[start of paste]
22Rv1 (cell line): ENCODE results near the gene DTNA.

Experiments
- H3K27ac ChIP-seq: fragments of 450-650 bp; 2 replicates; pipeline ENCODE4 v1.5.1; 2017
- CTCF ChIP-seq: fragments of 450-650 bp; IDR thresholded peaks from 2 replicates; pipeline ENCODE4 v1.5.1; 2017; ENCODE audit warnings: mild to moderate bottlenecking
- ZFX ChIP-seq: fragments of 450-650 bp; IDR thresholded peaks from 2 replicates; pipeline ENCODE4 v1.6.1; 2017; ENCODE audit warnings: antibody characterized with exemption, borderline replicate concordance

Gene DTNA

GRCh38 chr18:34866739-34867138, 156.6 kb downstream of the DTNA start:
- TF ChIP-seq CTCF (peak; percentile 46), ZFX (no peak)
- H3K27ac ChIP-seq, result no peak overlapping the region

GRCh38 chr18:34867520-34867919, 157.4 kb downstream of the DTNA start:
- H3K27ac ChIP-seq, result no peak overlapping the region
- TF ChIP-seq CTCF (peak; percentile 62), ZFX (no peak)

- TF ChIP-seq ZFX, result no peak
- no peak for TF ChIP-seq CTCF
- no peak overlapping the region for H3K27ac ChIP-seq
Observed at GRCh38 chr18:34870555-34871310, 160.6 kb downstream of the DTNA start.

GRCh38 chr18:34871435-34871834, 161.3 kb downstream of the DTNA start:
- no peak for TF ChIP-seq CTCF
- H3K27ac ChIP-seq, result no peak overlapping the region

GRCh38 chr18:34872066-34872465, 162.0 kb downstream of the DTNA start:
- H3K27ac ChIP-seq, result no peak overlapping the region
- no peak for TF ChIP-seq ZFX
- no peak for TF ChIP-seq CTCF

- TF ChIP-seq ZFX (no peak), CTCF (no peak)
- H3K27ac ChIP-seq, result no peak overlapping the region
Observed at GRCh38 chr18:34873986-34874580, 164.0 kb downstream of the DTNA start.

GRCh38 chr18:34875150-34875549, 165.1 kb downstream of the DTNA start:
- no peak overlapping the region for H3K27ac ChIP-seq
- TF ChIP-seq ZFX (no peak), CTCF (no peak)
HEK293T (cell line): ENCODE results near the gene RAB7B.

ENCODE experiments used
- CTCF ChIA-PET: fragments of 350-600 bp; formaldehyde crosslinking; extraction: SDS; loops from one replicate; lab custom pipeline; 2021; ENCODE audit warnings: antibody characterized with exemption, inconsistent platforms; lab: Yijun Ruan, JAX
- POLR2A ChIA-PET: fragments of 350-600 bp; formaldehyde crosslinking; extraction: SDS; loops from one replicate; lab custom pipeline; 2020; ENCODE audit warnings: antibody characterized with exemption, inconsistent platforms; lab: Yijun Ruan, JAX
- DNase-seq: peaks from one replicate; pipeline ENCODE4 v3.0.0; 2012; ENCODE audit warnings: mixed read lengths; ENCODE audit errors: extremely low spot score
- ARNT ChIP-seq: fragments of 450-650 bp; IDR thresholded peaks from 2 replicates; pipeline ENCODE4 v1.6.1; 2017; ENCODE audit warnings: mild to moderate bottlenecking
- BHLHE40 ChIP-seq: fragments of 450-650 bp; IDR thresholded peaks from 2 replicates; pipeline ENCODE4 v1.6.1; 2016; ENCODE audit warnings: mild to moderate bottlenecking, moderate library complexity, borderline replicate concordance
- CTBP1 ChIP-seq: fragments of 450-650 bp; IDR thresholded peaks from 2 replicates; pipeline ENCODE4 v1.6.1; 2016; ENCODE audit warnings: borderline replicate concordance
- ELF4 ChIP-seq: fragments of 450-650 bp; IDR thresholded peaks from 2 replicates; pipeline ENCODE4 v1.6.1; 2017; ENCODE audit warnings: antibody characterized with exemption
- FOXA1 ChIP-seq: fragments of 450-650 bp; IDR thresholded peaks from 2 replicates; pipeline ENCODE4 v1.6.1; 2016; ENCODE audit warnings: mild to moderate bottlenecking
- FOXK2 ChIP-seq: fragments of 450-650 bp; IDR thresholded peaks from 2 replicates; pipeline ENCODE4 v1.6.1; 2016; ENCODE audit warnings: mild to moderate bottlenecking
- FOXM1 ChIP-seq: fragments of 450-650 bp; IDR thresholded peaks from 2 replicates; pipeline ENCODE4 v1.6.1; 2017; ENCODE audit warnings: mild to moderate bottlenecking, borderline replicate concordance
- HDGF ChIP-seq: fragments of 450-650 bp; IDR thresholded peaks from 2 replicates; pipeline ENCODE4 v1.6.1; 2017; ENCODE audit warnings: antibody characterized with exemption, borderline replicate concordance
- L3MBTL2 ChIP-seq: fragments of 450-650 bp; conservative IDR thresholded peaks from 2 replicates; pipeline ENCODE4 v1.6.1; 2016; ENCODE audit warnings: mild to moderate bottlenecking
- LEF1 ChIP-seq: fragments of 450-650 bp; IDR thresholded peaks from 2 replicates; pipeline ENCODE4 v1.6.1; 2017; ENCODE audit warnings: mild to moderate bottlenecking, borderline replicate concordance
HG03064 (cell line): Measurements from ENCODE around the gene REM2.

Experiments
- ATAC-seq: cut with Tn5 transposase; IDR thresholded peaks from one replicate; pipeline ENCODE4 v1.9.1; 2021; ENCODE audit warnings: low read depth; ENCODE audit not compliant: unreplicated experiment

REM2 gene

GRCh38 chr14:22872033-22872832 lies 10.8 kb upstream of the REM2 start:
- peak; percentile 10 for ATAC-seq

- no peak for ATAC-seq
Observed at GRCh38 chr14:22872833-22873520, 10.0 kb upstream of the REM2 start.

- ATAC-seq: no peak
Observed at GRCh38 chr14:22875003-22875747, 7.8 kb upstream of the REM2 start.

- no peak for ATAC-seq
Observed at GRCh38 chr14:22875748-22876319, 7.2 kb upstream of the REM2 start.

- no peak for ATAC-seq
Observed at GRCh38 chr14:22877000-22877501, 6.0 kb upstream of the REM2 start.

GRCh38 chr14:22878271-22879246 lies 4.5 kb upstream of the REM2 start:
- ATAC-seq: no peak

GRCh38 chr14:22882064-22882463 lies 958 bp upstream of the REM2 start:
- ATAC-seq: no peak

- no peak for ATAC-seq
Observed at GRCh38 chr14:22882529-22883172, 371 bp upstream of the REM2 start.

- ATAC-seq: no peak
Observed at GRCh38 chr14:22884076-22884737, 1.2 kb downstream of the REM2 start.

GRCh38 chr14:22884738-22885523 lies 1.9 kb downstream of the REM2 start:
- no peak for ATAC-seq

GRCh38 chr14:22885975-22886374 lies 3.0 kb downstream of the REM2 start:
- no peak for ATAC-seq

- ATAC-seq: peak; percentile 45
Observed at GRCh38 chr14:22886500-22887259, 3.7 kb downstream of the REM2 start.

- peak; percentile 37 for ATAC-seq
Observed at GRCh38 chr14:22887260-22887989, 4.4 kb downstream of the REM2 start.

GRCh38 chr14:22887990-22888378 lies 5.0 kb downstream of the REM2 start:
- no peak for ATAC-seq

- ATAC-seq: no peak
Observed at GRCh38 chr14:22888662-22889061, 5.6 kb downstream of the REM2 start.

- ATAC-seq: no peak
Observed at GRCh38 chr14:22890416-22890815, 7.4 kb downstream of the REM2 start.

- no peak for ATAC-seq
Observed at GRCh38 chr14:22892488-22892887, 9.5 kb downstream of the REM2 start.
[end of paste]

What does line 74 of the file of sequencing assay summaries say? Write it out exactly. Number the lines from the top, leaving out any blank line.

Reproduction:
Observed at GRCh38 chr14:22887260-22887989, 4.4 kb downstream of the REM2 start.